Marinette firm wins two more contracts
WASHINGTON D.C. -- The U.S. Senate Appropriations Committee has approved funding for four Navy warships, two of which would be built in northeast Wisconsin.
The panel endorsed the defense portion of next year’s federal budget and Wisconsin Democrat Herb Kohl says it includes two Navy littoral combat ships to be built at Marinette Marine, and two at Austal U.S.A. in Mobile Alabama.
The total cost of the four ships is $1.8 billion dollars. It’s part of the Navy’s commitment to build 20 of the advanced combat ships – 10 from each contractor.
Littoral combat ships are used to hunt submarines, and defend ground troops.
Hispanics and Democrats raise new redistricting concern
MADISON -- The legal battle over redistricting in Wisconsin might not be over. The new Assembly and Senate districts won’t change but the plaintiffs in a recent federal lawsuit over the new maps question whether Republicans completely followed court orders to release documents that they tried to keep secret.
Democrats obtained a host of redistricting records this week, after they won control of the Senate and plaintiffs say they don’t remember seeing a chain of e-mails in which Republicans failed to take advice from attorney Jim Troupis. He said the citizenship of Hispanics had to be taken into account in setting up new Assembly districts in Milwaukee. It wasn’t, and the federal court ordered the GOP to redraw two districts so Hispanics are assured of having at least one member in the Assembly.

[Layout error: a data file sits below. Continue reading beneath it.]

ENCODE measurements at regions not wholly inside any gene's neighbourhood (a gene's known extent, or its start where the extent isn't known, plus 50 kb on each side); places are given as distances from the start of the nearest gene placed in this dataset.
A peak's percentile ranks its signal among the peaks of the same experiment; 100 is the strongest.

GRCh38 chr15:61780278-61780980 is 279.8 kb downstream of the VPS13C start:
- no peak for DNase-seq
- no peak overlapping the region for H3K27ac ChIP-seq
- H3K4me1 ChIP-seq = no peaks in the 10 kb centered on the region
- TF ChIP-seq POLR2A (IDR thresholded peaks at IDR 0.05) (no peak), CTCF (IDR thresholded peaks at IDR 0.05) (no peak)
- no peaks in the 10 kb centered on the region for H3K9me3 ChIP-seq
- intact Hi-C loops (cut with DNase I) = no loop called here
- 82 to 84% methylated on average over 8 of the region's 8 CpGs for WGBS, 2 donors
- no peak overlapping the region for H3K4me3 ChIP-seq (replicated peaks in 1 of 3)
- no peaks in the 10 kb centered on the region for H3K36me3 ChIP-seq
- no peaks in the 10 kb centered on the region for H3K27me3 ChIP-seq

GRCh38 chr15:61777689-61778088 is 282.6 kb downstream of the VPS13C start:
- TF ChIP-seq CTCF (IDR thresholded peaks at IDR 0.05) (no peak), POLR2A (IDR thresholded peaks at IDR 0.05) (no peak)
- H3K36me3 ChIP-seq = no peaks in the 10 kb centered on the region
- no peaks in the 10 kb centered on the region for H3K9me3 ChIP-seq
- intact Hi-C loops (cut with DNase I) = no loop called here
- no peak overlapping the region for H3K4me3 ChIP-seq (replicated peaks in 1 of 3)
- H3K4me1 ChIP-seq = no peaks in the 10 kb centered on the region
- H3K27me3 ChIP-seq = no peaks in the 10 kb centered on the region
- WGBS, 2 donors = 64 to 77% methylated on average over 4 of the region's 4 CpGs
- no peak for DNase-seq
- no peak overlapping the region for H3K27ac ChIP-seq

Had the Republicans taken Troupis’s advice, the Milwaukee Journal Sentinel said it would have saved taxpayers around $200,000 in legal costs.
Attorneys for Democrats who filed the redistricting lawsuit said they certainly would have remembered the memos, because they went to the heart of the federal Voting Rights Act. Attorneys for the Democrats and their other plaintiffs from a Milwaukee Hispanic group are reviewing their files to see if they could have been released.